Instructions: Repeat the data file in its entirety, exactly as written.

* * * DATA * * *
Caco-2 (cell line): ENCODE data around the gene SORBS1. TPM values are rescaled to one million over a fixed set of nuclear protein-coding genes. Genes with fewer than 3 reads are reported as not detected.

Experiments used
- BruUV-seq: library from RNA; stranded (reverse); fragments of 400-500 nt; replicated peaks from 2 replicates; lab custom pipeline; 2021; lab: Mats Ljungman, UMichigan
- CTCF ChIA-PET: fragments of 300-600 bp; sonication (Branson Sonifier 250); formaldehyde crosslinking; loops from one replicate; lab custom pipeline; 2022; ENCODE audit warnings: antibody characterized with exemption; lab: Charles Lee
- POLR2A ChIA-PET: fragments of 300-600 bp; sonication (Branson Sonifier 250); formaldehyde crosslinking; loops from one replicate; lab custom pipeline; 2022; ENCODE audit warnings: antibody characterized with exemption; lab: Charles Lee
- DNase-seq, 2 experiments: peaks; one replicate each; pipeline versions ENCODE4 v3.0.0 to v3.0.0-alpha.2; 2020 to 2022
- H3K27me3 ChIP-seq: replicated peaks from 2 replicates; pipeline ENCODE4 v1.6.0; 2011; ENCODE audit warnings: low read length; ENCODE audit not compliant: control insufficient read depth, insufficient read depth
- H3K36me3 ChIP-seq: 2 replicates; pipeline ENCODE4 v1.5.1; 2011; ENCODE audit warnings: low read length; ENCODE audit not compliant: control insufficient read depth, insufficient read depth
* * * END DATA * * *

Caco-2 (cell line): ENCODE data around the gene SORBS1. TPM values are rescaled to one million over a fixed set of nuclear protein-coding genes. Genes with fewer than 3 reads are reported as not detected.

Experiments used
- BruUV-seq: library from RNA; stranded (reverse); fragments of 400-500 nt; replicated peaks from 2 replicates; lab custom pipeline; 2021; lab: Mats Ljungman, UMichigan
- CTCF ChIA-PET: fragments of 300-600 bp; sonication (Branson Sonifier 250); formaldehyde crosslinking; loops from one replicate; lab custom pipeline; 2022; ENCODE audit warnings: antibody characterized with exemption; lab: Charles Lee
- POLR2A ChIA-PET: fragments of 300-600 bp; sonication (Branson Sonifier 250); formaldehyde crosslinking; loops from one replicate; lab custom pipeline; 2022; ENCODE audit warnings: antibody characterized with exemption; lab: Charles Lee
- DNase-seq, 2 experiments: peaks; one replicate each; pipeline versions ENCODE4 v3.0.0 to v3.0.0-alpha.2; 2020 to 2022
- H3K27me3 ChIP-seq: replicated peaks from 2 replicates; pipeline ENCODE4 v1.6.0; 2011; ENCODE audit warnings: low read length; ENCODE audit not compliant: control insufficient read depth, insufficient read depth
- H3K36me3 ChIP-seq: 2 replicates; pipeline ENCODE4 v1.5.1; 2011; ENCODE audit warnings: low read length; ENCODE audit not compliant: control insufficient read depth, insufficient read depth